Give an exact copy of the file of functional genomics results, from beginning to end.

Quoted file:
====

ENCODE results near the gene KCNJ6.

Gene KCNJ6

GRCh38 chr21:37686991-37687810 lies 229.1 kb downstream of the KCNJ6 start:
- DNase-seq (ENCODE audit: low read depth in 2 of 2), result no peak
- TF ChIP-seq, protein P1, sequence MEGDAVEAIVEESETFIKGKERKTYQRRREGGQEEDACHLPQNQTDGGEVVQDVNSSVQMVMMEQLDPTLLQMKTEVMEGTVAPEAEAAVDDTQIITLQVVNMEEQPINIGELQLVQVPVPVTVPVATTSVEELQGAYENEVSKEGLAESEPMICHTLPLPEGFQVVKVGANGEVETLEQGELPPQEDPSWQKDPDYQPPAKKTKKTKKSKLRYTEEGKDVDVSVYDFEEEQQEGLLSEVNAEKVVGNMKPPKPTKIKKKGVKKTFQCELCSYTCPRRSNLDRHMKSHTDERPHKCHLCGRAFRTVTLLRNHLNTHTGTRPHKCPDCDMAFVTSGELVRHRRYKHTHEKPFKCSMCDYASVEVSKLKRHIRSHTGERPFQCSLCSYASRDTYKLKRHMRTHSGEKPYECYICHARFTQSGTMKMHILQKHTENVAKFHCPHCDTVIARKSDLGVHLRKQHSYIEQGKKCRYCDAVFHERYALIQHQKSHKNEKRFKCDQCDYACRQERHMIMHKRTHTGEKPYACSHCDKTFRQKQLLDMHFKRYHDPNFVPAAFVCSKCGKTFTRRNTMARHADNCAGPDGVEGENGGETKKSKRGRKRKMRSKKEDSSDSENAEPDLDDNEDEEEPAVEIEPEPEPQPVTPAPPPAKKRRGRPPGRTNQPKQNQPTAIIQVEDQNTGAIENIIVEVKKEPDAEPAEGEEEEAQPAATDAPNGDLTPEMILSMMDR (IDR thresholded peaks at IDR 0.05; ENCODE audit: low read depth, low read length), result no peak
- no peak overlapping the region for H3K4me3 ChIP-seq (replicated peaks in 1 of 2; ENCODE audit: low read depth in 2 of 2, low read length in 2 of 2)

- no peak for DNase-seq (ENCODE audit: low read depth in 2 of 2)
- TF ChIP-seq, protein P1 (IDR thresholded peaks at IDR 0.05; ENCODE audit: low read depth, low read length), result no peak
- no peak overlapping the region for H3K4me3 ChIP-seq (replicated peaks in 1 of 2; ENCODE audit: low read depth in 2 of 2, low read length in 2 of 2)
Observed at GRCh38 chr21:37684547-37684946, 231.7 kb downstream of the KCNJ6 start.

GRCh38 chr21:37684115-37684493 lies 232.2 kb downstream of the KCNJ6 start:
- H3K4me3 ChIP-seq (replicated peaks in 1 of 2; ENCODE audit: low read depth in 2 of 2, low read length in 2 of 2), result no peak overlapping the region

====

ENCODE results near the gene KCNJ6.

Gene KCNJ6

GRCh38 chr21:37686991-37687810 lies 229.1 kb downstream of the KCNJ6 start:
- DNase-seq (ENCODE audit: low read depth in 2 of 2), result no peak
- TF ChIP-seq, protein P1, sequence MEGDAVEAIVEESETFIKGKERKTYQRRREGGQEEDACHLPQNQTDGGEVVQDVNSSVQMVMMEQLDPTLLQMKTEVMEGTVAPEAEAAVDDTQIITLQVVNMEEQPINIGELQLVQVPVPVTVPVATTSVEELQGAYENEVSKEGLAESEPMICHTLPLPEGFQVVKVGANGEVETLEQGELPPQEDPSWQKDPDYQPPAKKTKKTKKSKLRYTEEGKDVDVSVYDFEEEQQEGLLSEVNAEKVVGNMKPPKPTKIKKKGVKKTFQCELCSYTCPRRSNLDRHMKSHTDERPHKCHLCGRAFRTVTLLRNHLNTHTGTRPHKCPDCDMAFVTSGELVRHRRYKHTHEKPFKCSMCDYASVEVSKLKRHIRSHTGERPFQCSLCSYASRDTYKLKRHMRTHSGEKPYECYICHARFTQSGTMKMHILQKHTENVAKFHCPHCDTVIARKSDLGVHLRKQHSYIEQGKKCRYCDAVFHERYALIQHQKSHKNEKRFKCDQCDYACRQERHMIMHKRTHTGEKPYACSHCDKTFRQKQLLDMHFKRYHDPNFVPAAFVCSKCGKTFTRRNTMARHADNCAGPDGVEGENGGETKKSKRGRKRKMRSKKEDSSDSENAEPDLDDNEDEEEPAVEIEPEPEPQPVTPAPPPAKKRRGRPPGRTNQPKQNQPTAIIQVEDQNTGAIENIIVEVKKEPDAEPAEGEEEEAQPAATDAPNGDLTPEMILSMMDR (IDR thresholded peaks at IDR 0.05; ENCODE audit: low read depth, low read length), result no peak
- no peak overlapping the region for H3K4me3 ChIP-seq (replicated peaks in 1 of 2; ENCODE audit: low read depth in 2 of 2, low read length in 2 of 2)

- no peak for DNase-seq (ENCODE audit: low read depth in 2 of 2)
- TF ChIP-seq, protein P1 (IDR thresholded peaks at IDR 0.05; ENCODE audit: low read depth, low read length), result no peak
- no peak overlapping the region for H3K4me3 ChIP-seq (replicated peaks in 1 of 2; ENCODE audit: low read depth in 2 of 2, low read length in 2 of 2)
Observed at GRCh38 chr21:37684547-37684946, 231.7 kb downstream of the KCNJ6 start.

GRCh38 chr21:37684115-37684493 lies 232.2 kb downstream of the KCNJ6 start:
- H3K4me3 ChIP-seq (replicated peaks in 1 of 2; ENCODE audit: low read depth in 2 of 2, low read length in 2 of 2), result no peak overlapping the region